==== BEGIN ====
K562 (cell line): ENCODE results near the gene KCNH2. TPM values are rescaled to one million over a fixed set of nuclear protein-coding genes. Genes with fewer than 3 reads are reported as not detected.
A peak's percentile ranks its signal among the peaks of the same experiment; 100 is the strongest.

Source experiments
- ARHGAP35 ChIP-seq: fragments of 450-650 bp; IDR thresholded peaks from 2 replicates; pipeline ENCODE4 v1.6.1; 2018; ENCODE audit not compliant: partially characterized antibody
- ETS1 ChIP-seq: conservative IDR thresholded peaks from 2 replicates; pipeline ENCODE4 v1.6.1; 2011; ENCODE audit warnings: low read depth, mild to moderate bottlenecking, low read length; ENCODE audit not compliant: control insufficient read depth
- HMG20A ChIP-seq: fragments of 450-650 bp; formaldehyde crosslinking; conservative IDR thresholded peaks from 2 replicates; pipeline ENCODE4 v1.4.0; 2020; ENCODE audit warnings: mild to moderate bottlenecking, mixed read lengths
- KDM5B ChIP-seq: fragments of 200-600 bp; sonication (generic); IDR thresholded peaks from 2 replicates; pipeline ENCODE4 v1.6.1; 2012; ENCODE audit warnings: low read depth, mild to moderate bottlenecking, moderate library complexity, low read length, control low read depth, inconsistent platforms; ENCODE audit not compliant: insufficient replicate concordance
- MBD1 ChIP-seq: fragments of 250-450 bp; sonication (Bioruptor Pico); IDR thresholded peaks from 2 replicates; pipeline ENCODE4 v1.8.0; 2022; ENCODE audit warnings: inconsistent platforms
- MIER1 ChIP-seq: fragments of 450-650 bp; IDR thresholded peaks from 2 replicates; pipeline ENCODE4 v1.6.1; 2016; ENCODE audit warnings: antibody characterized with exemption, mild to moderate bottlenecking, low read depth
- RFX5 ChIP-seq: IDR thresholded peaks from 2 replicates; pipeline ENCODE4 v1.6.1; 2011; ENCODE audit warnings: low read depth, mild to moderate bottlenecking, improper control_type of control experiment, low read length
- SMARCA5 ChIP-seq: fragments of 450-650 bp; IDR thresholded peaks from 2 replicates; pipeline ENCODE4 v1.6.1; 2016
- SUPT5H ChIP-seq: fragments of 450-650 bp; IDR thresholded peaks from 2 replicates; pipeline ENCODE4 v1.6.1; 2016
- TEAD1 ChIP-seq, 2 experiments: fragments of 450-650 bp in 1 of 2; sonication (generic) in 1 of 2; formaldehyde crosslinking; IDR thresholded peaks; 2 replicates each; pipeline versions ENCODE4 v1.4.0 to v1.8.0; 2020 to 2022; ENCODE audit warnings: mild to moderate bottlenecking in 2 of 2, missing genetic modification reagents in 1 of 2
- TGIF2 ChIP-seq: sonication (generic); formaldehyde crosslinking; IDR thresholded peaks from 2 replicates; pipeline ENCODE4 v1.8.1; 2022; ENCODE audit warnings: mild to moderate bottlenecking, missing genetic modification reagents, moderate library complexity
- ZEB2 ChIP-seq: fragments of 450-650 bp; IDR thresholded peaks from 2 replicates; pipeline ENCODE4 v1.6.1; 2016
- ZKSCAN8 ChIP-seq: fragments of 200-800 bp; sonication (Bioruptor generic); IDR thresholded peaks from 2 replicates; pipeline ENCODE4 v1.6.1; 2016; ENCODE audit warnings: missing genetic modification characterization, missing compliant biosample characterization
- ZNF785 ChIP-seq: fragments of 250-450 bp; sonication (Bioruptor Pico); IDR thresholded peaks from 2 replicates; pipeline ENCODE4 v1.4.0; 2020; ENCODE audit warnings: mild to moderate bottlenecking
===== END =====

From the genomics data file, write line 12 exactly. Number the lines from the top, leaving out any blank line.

- SUPT5H ChIP-seq: fragments of 450-650 bp; IDR thresholded peaks from 2 replicates; pipeline ENCODE4 v1.6.1; 2016